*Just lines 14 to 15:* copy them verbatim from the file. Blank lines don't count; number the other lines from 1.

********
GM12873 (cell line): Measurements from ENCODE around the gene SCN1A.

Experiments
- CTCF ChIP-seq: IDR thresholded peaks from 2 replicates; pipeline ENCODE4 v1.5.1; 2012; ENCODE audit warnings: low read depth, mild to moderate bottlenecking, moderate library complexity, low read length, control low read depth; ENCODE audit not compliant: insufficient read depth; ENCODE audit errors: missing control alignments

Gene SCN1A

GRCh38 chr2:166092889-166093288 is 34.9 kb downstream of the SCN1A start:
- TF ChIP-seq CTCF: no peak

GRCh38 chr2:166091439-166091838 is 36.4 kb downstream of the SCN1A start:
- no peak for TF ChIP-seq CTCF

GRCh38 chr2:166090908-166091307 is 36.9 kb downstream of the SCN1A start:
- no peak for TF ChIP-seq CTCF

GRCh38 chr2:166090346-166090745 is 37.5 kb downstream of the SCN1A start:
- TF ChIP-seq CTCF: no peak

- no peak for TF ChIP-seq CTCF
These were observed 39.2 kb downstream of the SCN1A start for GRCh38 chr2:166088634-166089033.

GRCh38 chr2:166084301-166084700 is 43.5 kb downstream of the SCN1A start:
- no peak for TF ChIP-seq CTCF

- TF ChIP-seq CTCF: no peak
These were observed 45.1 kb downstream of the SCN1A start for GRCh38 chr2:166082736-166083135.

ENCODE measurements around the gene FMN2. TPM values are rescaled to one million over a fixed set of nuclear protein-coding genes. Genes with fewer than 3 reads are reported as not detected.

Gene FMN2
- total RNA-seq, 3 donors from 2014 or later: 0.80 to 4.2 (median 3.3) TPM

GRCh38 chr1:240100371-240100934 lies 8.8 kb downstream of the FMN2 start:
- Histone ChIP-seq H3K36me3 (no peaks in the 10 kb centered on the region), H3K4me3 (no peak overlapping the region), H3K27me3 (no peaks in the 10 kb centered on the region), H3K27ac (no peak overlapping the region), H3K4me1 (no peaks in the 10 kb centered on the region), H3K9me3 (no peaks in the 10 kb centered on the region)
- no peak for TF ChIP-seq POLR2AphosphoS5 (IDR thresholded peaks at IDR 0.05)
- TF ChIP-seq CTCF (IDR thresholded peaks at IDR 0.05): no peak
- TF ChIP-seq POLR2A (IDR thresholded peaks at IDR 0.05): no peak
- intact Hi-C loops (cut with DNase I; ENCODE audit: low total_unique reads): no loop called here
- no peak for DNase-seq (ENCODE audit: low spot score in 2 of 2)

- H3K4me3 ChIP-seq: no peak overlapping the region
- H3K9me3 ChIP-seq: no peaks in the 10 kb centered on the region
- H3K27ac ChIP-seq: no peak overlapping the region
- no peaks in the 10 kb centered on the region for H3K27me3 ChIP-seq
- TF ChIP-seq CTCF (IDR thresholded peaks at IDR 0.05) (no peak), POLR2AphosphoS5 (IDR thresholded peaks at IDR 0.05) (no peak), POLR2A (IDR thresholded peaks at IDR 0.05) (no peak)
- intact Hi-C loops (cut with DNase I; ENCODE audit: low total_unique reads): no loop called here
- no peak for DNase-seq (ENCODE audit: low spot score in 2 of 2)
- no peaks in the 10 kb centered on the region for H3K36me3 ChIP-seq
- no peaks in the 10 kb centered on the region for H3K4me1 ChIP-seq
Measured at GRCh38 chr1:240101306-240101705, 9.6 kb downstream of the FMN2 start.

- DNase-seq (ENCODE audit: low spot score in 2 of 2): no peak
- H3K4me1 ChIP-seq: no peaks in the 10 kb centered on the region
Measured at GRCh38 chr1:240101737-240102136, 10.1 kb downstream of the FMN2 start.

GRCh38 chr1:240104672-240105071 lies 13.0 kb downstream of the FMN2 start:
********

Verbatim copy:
These were observed 39.2 kb downstream of the SCN1A start for GRCh38 chr2:166088634-166089033.

GRCh38 chr2:166084301-166084700 is 43.5 kb downstream of the SCN1A start: